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Reconstruction and Soldier Settlement in the Empire Between the Wars
Author: Kent Fedorowich

Research on soldier settlement has to be set within the wider history of emigration and immigration. This book examines two parallel but complementary themes: the settlement of British soldiers in the overseas or 'white' dominions, Australia, Canada, New Zealand and South Africa, between 1915 and 1930. One must place soldier settlement within the larger context of imperial migration prior to 1914 in order to elicit the changes in attitude and policy which occurred after the armistice. The book discusses the changes to Anglo-dominion relations that were consequent upon the incorporation of British ex-service personnel into several overseas soldier settlement programmes, and unravels the responses of the dominion governments to such programmes. For instance, Canadians and Australians complained about the number of ex-imperials who arrived physically unfit and unable to undertake employment of any kind. The First World War made the British government to commit itself to a free passage scheme for its ex-service personnel between 1914 and 1922. The efforts of men such as L. S. Amery who attempted to establish a landed imperial yeomanry overseas is described. Anglicisation was revived in South Africa after the second Anglo-Boer War, and politicisation of the country's soldier settlement was an integral part of the larger debate on British immigration to South Africa. The Australian experience of resettling ex-servicemen on the land after World War I came at a great social and financial cost, and New Zealand's disappointing results demonstrated the nation's vulnerability to outside economic factors.

J.W.M. Hichberger

context. The street urchin is from the very class that would be recruited into the army as an adult, and precisely the type who had been found to be physically unfit to serve. He is, however, robust and healthy-looking, but, more than that, he is full of the right kind of sentiment — patriotic and militaristic. The painting must therefore be read as a reassurance. Sons of the Empire still existed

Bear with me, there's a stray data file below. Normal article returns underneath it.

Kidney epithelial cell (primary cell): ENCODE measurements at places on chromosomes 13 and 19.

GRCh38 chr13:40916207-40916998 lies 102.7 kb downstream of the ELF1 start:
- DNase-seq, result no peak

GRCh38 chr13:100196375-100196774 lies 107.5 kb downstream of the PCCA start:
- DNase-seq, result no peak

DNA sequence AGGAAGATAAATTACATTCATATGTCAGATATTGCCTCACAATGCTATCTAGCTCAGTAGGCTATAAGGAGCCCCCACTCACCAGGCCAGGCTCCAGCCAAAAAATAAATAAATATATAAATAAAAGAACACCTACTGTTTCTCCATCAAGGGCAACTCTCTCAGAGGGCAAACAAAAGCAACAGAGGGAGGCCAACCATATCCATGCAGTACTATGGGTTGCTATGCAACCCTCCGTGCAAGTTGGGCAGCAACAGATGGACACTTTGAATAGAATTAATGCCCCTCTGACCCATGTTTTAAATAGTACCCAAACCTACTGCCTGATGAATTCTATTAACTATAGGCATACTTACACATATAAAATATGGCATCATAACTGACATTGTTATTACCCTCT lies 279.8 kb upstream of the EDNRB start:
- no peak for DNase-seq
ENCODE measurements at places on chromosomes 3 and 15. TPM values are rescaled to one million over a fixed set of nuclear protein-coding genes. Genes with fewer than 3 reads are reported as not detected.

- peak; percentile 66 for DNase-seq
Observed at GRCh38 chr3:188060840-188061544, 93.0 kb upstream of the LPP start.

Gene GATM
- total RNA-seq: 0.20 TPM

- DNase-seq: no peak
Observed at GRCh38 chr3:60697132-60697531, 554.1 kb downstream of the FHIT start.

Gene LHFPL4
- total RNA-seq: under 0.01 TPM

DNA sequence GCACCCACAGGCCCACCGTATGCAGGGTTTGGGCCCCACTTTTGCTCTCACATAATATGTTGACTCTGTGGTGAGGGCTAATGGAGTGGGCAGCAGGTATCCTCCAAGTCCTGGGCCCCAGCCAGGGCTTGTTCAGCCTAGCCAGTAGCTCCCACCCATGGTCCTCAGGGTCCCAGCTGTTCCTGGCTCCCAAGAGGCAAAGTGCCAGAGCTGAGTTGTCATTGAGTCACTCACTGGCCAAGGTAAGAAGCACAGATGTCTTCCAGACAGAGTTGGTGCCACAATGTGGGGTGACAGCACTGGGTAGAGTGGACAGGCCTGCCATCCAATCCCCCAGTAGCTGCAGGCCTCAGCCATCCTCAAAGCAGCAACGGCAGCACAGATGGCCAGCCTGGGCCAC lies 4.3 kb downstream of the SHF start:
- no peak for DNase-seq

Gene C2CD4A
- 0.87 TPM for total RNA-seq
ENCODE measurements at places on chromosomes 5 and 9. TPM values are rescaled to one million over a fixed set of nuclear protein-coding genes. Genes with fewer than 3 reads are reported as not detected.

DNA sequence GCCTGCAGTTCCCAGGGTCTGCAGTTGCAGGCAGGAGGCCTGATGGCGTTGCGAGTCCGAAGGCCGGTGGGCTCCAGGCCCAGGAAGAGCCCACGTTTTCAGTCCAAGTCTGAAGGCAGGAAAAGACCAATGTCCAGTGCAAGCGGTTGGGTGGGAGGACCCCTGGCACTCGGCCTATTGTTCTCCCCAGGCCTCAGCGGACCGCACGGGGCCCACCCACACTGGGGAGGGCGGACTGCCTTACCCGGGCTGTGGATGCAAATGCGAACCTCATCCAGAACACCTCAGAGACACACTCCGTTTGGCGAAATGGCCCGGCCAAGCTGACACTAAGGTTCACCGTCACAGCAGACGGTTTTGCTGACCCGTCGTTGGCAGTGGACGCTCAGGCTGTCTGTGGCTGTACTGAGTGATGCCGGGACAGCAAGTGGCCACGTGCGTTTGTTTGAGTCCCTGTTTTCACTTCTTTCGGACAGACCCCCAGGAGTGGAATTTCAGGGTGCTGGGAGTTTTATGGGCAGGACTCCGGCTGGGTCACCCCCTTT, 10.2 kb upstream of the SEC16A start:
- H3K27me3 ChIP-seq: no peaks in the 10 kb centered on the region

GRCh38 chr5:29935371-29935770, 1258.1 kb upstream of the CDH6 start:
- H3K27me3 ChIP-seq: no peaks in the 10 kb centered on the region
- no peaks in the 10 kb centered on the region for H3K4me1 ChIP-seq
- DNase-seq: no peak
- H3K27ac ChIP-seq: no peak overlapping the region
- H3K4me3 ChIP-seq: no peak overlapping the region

in Images of the army
Frederick H. White

, real symptoms seemed to lead to very unattractive outcomes. The point is not to dismiss these diagnoses as simple hocus-pocus, but to understand them in their cultural context and the personalized anxiety they caused. Irina Sirotkina argues that the Russian diagnosis of neurasthenia was different from the Western diagnosis in which the rapid pace of industrial life supposedly sapped the individual’s life-force. ‘The archetypal Russian neurasthenic was hard-working, intelligent, often poor and a physically unfit person, oppressed by a lack of freedom and suffering

in Degeneration, decadence and disease in the Russian fin de siècle
A dominion responsibility
Kent Fedorowich

suggested. Disabled pensioners were singled out, and Ottawa insisted that the physically unfit be stopped at Canadian ports and deported before they became a public charge. 107 The SSB emphasised continually that only those ex-imperials selected and accepted by its overseas office would be eligible for the benefits under the 1919 Act. 108 If ‘other Imperial ex-Service men

in Unfit for heroes
The failure of the Anzac legend
Kent Fedorowich

to Haggard in 1916, asked Premier Lawson of Victoria? ‘Fair and nebulous words, that is all,’ replied Millen. 82 The onus therefore remained on the states to decide how many British ex-servicemen they wanted to assist. But like the Canadians, Australians soon complained about the number of ex-imperials who arrived physically unfit and unable to undertake employment of any kind. Conversely, reports

in Unfit for heroes